Children face Paddock in court
Children face Paddock in court
Four recount abuse for jurors
Mandy Locke, Staff Writer
SMITHFIELD - Kayla Paddock remembered seeing her little brother Sean screaming, bound in blankets in the dark kitchen of their farmhouse.
Kayla, now 11, told jurors Wednesday that she had worried about Sean. Lynn Paddock had bound her before, too, Kayla testified, and she knew how scary it could be.
Kayla, one of Paddock's six adopted children, described how she found Sean the morning he died, stiff legged and not breathing, wrapped in blankets on the kitchen floor.
The testimony came Wednesday as four of Paddock's adoptive children testified against her at her first-degree murder trial. Paddock is accused of torturing 4-year-old Sean by binding him so tightly in blankets that he suffocated. Her children have accused her of beating them with plastic plumbing pipe, forcing them to exercise for hours on end and taping their mouths shut to keep them quiet. Each child offered his or her own story Wednesday.
Paddock dabbed her eyes as the children spoke. By the afternoon, her face was blotched from crying. She scribbled furiously on a notepad, turning it toward her attorneys as the children described one incident after another of her discipline.
Kayla told jurors that she had wrestled free of her own wrappings the morning Sean died. She tiptoed downstairs so as to not stir her mother. Kayla said she saw Sean barricaded by a cardboard "puppet tent." His legs were pointed straight in the air.
"I pushed [his legs] down and they came right back up," Kayla said, her voice barely above a whisper.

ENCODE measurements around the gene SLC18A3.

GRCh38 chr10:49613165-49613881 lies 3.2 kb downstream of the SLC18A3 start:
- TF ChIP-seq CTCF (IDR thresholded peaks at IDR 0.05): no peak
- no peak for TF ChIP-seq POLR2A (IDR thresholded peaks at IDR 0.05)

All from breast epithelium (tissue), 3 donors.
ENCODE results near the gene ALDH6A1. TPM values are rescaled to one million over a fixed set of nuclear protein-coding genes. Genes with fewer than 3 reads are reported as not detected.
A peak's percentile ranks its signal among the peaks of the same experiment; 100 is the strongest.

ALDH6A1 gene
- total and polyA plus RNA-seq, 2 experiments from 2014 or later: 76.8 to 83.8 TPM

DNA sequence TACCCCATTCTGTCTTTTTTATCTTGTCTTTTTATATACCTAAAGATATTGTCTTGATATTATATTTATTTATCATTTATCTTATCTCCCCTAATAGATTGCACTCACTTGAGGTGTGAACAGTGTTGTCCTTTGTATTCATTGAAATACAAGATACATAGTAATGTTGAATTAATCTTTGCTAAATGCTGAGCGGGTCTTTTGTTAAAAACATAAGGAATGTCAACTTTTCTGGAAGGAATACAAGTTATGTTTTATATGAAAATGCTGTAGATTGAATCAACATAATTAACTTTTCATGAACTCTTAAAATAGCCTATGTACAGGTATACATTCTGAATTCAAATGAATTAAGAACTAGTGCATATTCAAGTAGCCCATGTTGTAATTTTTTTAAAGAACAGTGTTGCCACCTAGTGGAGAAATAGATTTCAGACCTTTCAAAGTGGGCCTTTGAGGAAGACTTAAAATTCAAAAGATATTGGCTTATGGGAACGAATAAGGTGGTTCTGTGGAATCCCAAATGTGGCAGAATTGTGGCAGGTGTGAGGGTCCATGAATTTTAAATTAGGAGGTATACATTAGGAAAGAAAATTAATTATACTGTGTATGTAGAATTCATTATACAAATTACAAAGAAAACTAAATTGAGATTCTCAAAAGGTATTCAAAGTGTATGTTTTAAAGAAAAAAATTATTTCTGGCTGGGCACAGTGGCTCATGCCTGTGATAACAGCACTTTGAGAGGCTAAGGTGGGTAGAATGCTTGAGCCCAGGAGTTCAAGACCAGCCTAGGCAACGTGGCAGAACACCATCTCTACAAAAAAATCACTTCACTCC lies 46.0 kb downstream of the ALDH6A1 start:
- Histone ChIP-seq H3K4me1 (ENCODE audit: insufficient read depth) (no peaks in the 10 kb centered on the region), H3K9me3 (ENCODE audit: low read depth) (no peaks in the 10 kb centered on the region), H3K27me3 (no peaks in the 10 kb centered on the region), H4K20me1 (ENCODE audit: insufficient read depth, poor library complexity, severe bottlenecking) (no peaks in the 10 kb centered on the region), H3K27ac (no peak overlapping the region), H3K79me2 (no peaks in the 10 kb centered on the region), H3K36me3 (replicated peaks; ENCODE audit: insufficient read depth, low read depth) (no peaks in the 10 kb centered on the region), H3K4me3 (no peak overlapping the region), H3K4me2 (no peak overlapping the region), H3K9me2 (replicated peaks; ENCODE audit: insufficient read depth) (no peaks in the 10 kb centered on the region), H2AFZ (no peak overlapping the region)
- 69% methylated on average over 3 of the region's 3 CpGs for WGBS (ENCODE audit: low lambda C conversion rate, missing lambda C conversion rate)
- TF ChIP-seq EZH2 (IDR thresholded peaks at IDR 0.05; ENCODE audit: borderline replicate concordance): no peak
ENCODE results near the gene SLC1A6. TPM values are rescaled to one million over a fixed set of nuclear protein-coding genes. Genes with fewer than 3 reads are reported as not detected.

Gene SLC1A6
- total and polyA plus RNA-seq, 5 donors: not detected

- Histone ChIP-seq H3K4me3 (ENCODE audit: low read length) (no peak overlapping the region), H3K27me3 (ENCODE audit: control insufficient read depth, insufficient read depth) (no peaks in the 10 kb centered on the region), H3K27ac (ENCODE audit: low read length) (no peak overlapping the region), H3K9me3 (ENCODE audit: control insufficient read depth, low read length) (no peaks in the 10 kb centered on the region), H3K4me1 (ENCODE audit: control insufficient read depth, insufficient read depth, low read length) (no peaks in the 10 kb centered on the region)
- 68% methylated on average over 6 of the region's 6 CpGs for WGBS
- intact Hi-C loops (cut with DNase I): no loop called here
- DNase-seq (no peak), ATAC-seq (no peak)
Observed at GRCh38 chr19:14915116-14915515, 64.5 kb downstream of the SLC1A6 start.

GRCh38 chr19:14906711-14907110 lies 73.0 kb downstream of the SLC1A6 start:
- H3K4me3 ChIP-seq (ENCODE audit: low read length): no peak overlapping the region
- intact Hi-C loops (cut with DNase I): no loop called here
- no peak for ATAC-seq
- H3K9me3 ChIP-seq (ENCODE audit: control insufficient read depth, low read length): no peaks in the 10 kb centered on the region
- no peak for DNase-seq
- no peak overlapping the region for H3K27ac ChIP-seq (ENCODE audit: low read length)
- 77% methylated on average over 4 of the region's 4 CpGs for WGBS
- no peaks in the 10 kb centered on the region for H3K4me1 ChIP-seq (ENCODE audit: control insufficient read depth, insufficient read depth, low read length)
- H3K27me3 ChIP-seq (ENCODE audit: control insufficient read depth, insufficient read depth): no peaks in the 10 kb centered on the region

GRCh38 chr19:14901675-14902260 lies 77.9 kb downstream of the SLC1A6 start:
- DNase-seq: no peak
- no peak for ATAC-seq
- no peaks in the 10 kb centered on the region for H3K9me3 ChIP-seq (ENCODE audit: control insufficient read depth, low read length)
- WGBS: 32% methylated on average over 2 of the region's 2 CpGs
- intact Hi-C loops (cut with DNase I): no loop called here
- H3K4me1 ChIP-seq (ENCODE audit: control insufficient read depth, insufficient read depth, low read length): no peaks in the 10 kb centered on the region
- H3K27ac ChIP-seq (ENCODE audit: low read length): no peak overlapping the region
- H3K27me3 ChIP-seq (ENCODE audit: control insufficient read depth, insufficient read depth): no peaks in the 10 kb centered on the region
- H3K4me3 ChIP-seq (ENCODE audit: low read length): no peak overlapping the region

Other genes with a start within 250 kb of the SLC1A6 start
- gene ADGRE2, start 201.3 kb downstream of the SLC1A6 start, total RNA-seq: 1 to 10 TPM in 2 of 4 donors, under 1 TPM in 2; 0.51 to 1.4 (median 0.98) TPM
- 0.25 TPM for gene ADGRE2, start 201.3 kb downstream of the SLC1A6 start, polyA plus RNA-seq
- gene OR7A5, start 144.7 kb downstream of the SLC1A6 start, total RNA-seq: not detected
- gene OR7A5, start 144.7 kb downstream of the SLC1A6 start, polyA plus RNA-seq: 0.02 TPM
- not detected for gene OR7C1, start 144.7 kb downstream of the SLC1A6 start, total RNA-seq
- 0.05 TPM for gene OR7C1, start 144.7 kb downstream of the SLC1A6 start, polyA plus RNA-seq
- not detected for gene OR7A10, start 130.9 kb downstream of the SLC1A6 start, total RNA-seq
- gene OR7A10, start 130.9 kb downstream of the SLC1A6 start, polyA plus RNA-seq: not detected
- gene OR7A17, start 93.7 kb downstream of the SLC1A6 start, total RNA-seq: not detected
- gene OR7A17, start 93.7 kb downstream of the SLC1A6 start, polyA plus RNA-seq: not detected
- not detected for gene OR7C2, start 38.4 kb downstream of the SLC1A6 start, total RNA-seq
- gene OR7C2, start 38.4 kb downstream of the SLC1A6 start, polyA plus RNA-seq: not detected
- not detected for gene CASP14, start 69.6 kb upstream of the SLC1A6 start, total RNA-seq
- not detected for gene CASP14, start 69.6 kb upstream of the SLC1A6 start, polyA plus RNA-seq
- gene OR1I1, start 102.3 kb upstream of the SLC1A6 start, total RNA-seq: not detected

Kayla said she then pressed on Sean's chest, hoping to feel it rise and fall. It didn't. She scurried back to her room, terrified, wrapping herself back in blankets to wait for morning.
Kayla sneaked glances in court at Paddock, the woman who once welcomed her into her home after another adoptive family turned her away and kept her twin. Kayla's new mother stood at her side, caressing her hand, as the girl offered grim descriptions of life with Paddock.
"I noticed that if I cried, I'd get beaten more, and if I didn't, she let off a little," Kayla said.
Sean's two biological siblings Hannah, 9, and David, 11, shared their horrors, too.
Hannah, giggly and cheerful in a hot pink skirt, turned shy when prosecutors pressed her on being forced to eat her own feces and sit in a pan of her urine.
Hannah told jurors she had to go to the bathroom so badly one morning that she wet and soiled her bed, then threw her feces on the floor of her bedroom.
"Then, this gross thing happened," Hannah said, turning quiet and looking away, before whispering that she'd had to eat her feces.
On the witness stand, David sat still as a statue, offering little more than a yes or no when prosecutor Paul Jackson asked him about his time with Paddock.
"Are you happy you don't live [with the Paddocks] anymore?" Jackson asked David.
"Yes," he said, as his new mother sniffled behind him.
"Do you miss your brother?"
"Yes," he offered.
One by one, the former Paddock children climbed out of the witness stand Wednesday afternoon to show jurors how they said they were made to sit for hours in the Paddocks' kitchen.
They squatted, crossing their legs and, without a word, stared straight at the witness stand.
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